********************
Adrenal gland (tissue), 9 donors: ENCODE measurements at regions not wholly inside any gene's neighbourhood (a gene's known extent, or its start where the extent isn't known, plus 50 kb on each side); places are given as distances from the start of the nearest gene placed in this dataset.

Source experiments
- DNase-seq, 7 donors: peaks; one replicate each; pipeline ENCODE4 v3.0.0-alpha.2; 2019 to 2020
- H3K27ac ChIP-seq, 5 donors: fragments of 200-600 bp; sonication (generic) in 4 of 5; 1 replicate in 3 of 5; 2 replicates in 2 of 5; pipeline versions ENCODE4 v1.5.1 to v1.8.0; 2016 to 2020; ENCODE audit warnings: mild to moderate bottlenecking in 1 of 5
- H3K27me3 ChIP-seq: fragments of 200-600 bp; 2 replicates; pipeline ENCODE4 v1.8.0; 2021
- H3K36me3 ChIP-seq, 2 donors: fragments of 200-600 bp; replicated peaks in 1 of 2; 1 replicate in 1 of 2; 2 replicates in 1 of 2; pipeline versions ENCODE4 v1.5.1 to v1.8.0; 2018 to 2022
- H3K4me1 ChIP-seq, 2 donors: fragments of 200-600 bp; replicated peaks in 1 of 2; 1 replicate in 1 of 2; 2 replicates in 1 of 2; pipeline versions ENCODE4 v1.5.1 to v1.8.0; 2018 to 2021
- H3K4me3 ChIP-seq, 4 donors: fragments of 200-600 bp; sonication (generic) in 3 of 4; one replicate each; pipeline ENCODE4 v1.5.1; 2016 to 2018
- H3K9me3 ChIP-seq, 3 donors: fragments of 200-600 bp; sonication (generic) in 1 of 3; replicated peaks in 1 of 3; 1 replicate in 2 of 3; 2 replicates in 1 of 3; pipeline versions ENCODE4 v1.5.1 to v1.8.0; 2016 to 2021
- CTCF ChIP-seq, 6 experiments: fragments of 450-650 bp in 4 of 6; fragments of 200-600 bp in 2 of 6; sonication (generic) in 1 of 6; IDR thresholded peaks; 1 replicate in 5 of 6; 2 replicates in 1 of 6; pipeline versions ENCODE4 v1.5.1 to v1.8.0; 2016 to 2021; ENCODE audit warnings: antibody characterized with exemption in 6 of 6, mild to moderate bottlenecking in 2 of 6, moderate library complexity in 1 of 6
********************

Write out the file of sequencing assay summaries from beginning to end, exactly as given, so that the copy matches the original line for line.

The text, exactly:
Adrenal gland (tissue), 9 donors: ENCODE measurements at regions not wholly inside any gene's neighbourhood (a gene's known extent, or its start where the extent isn't known, plus 50 kb on each side); places are given as distances from the start of the nearest gene placed in this dataset.

Source experiments
- DNase-seq, 7 donors: peaks; one replicate each; pipeline ENCODE4 v3.0.0-alpha.2; 2019 to 2020
- H3K27ac ChIP-seq, 5 donors: fragments of 200-600 bp; sonication (generic) in 4 of 5; 1 replicate in 3 of 5; 2 replicates in 2 of 5; pipeline versions ENCODE4 v1.5.1 to v1.8.0; 2016 to 2020; ENCODE audit warnings: mild to moderate bottlenecking in 1 of 5
- H3K27me3 ChIP-seq: fragments of 200-600 bp; 2 replicates; pipeline ENCODE4 v1.8.0; 2021
- H3K36me3 ChIP-seq, 2 donors: fragments of 200-600 bp; replicated peaks in 1 of 2; 1 replicate in 1 of 2; 2 replicates in 1 of 2; pipeline versions ENCODE4 v1.5.1 to v1.8.0; 2018 to 2022
- H3K4me1 ChIP-seq, 2 donors: fragments of 200-600 bp; replicated peaks in 1 of 2; 1 replicate in 1 of 2; 2 replicates in 1 of 2; pipeline versions ENCODE4 v1.5.1 to v1.8.0; 2018 to 2021
- H3K4me3 ChIP-seq, 4 donors: fragments of 200-600 bp; sonication (generic) in 3 of 4; one replicate each; pipeline ENCODE4 v1.5.1; 2016 to 2018
- H3K9me3 ChIP-seq, 3 donors: fragments of 200-600 bp; sonication (generic) in 1 of 3; replicated peaks in 1 of 3; 1 replicate in 2 of 3; 2 replicates in 1 of 3; pipeline versions ENCODE4 v1.5.1 to v1.8.0; 2016 to 2021
- CTCF ChIP-seq, 6 experiments: fragments of 450-650 bp in 4 of 6; fragments of 200-600 bp in 2 of 6; sonication (generic) in 1 of 6; IDR thresholded peaks; 1 replicate in 5 of 6; 2 replicates in 1 of 6; pipeline versions ENCODE4 v1.5.1 to v1.8.0; 2016 to 2021; ENCODE audit warnings: antibody characterized with exemption in 6 of 6, mild to moderate bottlenecking in 2 of 6, moderate library complexity in 1 of 6